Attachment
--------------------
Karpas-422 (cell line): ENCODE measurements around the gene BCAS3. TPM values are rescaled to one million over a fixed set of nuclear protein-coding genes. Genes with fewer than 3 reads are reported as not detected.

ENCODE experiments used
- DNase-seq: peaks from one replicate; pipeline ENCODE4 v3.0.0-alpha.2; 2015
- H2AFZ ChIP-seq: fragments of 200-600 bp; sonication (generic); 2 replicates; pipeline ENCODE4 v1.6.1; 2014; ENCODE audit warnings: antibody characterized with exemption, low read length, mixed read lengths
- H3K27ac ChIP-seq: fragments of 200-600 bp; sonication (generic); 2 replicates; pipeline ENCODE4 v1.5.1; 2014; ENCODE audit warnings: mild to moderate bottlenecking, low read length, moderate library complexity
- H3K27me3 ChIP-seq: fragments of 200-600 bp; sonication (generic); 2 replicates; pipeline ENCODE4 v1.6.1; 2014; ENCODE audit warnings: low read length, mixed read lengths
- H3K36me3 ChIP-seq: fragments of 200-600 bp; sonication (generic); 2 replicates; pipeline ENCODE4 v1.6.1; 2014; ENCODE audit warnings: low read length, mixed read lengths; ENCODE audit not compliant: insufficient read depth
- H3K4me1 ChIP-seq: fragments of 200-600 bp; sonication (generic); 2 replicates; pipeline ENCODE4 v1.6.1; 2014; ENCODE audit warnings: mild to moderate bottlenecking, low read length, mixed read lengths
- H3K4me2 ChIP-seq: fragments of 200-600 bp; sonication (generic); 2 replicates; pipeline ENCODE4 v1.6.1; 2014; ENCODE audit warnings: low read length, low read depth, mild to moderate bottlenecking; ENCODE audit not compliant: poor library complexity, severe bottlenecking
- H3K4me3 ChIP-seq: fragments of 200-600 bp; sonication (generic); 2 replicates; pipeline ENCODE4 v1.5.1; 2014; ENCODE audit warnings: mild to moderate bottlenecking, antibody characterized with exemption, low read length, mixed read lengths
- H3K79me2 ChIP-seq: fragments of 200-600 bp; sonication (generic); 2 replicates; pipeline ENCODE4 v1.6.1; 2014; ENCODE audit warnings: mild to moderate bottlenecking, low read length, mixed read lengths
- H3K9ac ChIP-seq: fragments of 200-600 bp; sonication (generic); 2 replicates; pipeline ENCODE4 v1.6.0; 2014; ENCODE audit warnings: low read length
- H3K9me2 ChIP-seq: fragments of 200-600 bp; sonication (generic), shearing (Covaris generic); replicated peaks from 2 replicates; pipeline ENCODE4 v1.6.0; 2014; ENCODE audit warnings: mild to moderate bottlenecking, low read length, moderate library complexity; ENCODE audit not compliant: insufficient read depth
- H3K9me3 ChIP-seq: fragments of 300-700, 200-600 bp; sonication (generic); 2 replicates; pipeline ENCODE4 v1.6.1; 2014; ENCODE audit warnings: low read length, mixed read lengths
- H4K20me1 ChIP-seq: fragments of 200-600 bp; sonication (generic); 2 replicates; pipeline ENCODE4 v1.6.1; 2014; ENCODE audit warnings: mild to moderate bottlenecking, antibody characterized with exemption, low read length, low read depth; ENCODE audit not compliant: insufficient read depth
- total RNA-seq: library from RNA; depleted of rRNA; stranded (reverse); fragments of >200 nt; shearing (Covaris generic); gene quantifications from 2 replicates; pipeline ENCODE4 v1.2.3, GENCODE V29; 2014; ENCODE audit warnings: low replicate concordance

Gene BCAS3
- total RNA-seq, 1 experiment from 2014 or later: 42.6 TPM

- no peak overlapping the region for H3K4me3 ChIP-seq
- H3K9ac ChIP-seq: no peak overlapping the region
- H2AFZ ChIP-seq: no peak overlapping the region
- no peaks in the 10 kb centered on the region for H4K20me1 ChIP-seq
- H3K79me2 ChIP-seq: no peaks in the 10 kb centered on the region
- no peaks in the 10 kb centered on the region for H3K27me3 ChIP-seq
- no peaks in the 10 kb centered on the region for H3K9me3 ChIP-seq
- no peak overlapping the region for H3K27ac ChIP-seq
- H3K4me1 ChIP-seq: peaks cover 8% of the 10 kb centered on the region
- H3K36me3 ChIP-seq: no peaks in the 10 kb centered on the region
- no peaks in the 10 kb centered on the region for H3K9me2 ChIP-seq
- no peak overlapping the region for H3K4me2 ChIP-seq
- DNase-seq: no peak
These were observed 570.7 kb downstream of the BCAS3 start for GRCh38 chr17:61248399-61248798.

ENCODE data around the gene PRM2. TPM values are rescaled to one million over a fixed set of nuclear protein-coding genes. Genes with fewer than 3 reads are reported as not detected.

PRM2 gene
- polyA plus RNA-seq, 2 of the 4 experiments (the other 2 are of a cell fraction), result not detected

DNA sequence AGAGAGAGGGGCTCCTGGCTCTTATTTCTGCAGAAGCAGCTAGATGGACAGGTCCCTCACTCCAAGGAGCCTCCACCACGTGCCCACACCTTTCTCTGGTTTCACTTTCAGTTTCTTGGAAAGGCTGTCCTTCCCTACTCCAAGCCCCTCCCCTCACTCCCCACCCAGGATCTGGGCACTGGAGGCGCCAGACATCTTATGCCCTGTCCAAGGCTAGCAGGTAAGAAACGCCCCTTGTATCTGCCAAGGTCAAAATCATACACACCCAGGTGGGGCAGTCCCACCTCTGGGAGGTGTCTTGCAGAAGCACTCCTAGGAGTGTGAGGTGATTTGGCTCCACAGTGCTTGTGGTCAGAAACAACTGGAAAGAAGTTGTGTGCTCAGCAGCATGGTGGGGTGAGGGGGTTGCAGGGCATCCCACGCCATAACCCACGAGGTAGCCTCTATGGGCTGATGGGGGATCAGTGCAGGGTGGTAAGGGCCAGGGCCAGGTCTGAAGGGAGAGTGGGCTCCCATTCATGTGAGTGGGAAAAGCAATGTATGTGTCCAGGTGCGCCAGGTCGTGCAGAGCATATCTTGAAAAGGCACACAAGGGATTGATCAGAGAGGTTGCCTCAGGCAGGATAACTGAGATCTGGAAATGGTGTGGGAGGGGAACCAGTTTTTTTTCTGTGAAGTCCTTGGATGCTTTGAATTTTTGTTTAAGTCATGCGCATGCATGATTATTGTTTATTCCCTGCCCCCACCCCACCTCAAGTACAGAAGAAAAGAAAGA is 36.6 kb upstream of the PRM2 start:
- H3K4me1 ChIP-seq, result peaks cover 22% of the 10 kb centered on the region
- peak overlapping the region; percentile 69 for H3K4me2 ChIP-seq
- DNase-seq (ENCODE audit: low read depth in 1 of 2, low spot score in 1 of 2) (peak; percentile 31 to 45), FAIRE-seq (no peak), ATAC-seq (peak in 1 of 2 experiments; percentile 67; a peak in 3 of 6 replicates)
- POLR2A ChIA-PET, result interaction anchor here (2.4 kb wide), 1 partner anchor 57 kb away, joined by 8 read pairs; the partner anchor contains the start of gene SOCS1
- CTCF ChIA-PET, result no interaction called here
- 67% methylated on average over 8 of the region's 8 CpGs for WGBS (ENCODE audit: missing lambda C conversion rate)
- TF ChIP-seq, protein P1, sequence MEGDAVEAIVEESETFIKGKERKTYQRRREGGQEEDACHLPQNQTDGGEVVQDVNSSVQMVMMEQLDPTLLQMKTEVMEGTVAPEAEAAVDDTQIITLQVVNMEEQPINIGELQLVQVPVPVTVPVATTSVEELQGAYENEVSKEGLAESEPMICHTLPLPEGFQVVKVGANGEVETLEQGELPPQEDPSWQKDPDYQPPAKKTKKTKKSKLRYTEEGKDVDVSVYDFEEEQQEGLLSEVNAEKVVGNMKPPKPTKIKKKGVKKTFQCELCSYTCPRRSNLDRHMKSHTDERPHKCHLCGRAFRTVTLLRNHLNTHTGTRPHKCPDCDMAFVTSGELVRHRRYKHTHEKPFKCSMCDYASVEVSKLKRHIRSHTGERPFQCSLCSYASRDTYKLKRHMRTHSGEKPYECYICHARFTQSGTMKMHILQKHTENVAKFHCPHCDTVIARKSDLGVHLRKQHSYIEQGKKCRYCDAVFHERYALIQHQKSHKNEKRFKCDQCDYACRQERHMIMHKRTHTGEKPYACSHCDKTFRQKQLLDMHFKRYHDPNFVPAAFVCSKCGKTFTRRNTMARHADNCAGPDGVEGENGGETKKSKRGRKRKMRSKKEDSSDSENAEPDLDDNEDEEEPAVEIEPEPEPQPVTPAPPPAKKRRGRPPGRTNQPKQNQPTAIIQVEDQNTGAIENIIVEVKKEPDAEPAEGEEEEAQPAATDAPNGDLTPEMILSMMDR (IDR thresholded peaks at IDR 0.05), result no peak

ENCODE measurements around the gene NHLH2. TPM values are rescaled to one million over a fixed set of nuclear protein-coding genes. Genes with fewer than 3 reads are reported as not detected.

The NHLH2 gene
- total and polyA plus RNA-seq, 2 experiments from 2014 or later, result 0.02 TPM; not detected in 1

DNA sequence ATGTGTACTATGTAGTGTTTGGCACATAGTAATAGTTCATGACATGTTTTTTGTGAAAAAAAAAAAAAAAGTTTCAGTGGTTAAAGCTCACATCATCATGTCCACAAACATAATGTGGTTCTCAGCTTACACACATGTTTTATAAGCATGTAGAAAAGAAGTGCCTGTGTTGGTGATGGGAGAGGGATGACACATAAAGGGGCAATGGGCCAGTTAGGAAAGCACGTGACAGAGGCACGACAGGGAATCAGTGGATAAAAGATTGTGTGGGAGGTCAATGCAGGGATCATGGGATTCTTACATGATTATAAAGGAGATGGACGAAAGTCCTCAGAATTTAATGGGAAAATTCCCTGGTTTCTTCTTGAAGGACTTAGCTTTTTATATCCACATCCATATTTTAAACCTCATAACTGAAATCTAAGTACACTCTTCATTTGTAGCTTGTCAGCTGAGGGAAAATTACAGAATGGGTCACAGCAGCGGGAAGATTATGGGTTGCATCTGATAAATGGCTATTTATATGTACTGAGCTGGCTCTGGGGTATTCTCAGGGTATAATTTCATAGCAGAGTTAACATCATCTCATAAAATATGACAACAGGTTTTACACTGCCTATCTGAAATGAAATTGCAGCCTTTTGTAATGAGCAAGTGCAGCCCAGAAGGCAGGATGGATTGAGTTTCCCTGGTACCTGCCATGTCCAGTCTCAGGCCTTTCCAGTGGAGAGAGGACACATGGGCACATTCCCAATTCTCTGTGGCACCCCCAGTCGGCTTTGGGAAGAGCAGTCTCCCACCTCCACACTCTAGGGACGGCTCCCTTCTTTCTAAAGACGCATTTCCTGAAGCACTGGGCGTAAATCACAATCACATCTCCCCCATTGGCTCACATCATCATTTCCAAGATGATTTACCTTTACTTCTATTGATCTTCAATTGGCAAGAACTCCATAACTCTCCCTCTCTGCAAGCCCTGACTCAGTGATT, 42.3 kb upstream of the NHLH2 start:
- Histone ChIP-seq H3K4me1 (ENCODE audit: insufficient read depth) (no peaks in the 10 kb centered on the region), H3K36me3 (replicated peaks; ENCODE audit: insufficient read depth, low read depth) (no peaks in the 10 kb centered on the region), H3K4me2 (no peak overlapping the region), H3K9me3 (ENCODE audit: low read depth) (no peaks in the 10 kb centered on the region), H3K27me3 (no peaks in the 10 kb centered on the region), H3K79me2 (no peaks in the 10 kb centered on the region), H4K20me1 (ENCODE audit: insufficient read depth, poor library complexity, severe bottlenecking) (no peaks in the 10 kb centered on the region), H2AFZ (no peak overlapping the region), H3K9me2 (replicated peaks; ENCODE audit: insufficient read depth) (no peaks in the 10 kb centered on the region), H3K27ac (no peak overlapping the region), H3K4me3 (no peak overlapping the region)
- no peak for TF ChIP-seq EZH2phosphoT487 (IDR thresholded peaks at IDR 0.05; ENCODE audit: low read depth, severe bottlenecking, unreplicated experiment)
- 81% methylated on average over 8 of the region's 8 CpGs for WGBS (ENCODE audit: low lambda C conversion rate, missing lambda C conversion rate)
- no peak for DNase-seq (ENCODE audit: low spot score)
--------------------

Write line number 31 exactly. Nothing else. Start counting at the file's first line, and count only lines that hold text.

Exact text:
- DNase-seq: no peak